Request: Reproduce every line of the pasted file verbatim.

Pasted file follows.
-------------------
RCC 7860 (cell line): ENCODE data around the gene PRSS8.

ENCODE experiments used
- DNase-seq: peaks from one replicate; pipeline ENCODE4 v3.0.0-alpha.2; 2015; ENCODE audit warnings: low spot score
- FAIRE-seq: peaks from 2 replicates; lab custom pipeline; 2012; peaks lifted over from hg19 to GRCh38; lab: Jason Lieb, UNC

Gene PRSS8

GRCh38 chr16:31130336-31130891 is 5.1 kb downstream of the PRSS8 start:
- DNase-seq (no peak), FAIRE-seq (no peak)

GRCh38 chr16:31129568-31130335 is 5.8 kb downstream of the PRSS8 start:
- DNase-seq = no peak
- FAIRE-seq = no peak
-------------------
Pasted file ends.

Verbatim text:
RCC 7860 (cell line): ENCODE data around the gene PRSS8.

ENCODE experiments used
- DNase-seq: peaks from one replicate; pipeline ENCODE4 v3.0.0-alpha.2; 2015; ENCODE audit warnings: low spot score
- FAIRE-seq: peaks from 2 replicates; lab custom pipeline; 2012; peaks lifted over from hg19 to GRCh38; lab: Jason Lieb, UNC

Gene PRSS8

GRCh38 chr16:31130336-31130891 is 5.1 kb downstream of the PRSS8 start:
- DNase-seq (no peak), FAIRE-seq (no peak)

GRCh38 chr16:31129568-31130335 is 5.8 kb downstream of the PRSS8 start:
- DNase-seq = no peak
- FAIRE-seq = no peak